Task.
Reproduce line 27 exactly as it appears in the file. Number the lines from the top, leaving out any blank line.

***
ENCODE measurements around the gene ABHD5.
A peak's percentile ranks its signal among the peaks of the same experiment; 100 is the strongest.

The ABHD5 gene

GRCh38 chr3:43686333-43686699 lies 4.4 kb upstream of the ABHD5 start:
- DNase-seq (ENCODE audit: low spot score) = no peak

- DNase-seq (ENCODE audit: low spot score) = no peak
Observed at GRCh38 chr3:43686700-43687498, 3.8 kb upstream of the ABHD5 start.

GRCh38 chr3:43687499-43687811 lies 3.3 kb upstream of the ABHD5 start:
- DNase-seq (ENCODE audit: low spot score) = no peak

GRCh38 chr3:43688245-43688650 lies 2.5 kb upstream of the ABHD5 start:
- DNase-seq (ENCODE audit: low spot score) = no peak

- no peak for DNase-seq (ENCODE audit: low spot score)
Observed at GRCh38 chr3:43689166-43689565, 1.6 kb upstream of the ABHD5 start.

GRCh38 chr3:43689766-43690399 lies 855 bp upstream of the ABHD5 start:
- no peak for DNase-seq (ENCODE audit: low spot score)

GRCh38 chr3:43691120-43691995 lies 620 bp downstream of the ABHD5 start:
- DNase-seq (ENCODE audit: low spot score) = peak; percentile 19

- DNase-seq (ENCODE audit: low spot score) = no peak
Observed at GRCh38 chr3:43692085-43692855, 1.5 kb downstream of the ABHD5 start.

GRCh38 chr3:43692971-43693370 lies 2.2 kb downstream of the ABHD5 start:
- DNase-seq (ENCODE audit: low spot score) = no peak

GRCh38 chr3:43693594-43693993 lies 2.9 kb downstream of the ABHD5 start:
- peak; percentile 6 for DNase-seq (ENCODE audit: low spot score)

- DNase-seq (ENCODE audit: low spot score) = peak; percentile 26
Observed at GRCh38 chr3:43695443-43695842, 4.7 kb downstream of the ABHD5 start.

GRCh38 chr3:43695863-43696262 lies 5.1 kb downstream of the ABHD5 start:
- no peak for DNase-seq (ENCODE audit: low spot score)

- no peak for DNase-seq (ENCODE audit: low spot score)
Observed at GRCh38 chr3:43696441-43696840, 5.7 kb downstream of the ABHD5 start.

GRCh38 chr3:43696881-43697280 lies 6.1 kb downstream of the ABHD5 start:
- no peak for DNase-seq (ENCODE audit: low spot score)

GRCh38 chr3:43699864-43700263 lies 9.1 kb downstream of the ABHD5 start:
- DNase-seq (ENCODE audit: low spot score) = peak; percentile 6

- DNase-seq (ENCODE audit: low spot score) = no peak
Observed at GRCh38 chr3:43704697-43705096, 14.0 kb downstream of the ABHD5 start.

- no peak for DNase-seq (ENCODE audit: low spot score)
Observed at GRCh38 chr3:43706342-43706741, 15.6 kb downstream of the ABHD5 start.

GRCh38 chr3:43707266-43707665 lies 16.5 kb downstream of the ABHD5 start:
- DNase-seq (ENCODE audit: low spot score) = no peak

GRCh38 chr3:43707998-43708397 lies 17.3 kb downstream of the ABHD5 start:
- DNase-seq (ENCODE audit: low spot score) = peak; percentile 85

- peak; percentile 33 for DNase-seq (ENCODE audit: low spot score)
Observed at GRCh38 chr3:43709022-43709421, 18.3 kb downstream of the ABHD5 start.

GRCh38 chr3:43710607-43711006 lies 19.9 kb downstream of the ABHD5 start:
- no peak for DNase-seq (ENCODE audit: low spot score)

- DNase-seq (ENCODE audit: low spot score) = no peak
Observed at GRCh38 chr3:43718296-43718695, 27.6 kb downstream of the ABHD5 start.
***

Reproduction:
- no peak for DNase-seq (ENCODE audit: low spot score)